Man sentenced in unusual DUI case

By Heather Michon, correspondent

A Greene County man was sentenced in Fluvanna County Circuit Court Friday afternoon (Aug. 17) after pleading guilty to an unusual DUI charge.

Commonwealth’s Attorney Jeff Haislip told Judge Richard E. Moore that Jason Scott Breeden, 44, was pulled over by Sergeant Stephen Proffitt of the Fluvanna County Sheriff’s Office after he was spotted making an illegal U-turn in front of E.W. Thomas on Route 15 at around 10:15 on the night of Dec. 8, 2017.

Breeden smelled of alcohol and was clearly disoriented, with a half-empty bottle of rum in the backseat of the car. After “a very awkward few moments” trying to pass a field sobriety test and portable Breathalyzer, he was placed under arrest. Later that night, he was taken to the University of Virginia Medical Center and was found to have a blood alcohol content (BAC) of 0.373.

“This is the highest BAC I believe I’ve seen,” said Haislip. “Mr. Breeden has to be a very seasoned alcoholic.”

Experts say that a blood alcohol level in the 0.250-0.399 percent range is life-threatening. A BAC of 0.40 or above can lead to coma and death from respiratory failure.

Breeden’s attorney, James Cooke, told the judge that it was amazing Breeden had been as functional as he was that night. “That’s not really meant as a defense,” he added. “More of an observation.”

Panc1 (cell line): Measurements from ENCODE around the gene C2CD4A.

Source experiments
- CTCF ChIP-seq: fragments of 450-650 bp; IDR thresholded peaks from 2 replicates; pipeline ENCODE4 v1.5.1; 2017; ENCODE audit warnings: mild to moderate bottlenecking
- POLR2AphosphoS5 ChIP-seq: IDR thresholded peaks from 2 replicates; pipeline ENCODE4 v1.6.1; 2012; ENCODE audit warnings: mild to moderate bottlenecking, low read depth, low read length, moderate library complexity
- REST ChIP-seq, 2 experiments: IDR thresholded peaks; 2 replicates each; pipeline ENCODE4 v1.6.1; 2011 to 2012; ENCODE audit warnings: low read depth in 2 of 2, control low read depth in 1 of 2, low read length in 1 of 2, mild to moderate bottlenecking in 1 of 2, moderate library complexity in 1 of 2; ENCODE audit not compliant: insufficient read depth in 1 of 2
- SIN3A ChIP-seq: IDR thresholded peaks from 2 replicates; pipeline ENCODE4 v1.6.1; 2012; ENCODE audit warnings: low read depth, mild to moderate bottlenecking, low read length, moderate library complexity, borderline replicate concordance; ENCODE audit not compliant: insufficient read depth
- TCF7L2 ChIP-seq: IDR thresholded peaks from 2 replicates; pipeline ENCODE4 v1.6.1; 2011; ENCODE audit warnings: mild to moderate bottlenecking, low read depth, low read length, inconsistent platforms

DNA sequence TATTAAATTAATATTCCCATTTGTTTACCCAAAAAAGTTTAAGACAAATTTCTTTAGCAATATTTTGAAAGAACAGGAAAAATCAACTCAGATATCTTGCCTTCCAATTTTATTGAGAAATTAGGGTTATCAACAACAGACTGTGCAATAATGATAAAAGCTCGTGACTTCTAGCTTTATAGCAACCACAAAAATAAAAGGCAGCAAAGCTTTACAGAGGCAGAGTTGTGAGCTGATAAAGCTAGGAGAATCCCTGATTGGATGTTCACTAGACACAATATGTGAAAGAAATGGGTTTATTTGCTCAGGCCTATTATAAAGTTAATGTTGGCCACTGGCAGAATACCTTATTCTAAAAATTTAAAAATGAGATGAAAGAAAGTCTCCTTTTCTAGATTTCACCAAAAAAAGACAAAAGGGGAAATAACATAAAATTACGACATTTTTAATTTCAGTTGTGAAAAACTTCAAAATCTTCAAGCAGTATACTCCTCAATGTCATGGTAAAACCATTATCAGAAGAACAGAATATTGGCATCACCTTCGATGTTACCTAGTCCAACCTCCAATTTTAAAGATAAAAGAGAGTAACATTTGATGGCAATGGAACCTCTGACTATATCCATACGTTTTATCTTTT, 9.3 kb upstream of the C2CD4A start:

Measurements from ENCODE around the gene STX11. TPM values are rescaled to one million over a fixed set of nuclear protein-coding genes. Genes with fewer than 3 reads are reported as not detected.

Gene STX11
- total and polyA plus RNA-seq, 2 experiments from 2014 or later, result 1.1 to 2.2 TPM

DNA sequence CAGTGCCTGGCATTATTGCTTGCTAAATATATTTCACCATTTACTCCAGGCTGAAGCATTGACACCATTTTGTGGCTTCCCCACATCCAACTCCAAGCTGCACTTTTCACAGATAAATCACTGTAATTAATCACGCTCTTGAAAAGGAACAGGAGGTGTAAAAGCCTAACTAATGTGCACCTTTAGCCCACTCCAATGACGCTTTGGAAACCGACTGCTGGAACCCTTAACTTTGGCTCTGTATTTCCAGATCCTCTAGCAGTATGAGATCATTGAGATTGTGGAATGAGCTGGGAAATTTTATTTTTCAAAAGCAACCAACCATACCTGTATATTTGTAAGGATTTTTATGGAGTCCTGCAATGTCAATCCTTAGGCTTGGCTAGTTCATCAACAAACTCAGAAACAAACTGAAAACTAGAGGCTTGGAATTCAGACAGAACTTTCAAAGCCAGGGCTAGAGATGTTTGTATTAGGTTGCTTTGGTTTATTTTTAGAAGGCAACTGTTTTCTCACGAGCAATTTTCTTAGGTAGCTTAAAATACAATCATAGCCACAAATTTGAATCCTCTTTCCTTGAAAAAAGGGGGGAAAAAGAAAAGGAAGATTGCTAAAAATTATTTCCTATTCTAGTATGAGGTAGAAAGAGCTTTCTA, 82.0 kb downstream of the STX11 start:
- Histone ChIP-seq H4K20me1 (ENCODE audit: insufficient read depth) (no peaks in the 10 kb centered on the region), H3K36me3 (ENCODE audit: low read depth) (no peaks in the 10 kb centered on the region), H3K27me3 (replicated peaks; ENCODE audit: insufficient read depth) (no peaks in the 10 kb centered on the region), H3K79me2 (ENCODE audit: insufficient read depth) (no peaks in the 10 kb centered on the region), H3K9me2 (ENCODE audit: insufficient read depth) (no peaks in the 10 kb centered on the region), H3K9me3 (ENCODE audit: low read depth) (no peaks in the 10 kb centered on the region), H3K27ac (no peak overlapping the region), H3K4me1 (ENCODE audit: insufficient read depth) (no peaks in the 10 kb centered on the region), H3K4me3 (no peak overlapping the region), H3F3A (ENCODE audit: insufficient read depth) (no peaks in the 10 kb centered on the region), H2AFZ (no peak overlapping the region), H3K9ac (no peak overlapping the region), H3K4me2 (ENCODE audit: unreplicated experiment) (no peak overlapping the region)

While he did not contest the Commonwealth’s evidence, he noted that Breeden had been attending Alcoholics Anonymous (AA) and receiving counseling at Region Ten since the incident.

“I’ve had to fight this for a very long time,” Breeden told the judge, describing periods of sobriety broken by serious relapses. “It’s pretty much wrecked my life.”

“It’s not the tenth drink, it’s the first drink,” Moore observed.

“Yes, sir, that’s right,” Breeden responded.

Moore was sympathetic to the progress Breeden has made since his arrest, but said, “You can never drink and drive without risking killing someone.”

He added that, over his years on the bench, he’s seen many alcoholics and drug users think that, because nothing bad happened when they drove under the influence, there was no risk.

From a public safety standpoint, though, every time someone drives under the influence, “You went out and attempted manslaughter. You just weren’t successful,” he said.

Moore sentenced Breeden to 12 months, with all but 90 days suspended, along with five years on good behavior, during which time he is prohibited from possessing or consuming alcohol. He also suspended Breeden’s license for a period of 12 months and ordered him to report to the Alcohol Safety Action Program (ASAP).

“I want you to do better,” Moore said. “You are doing better.”

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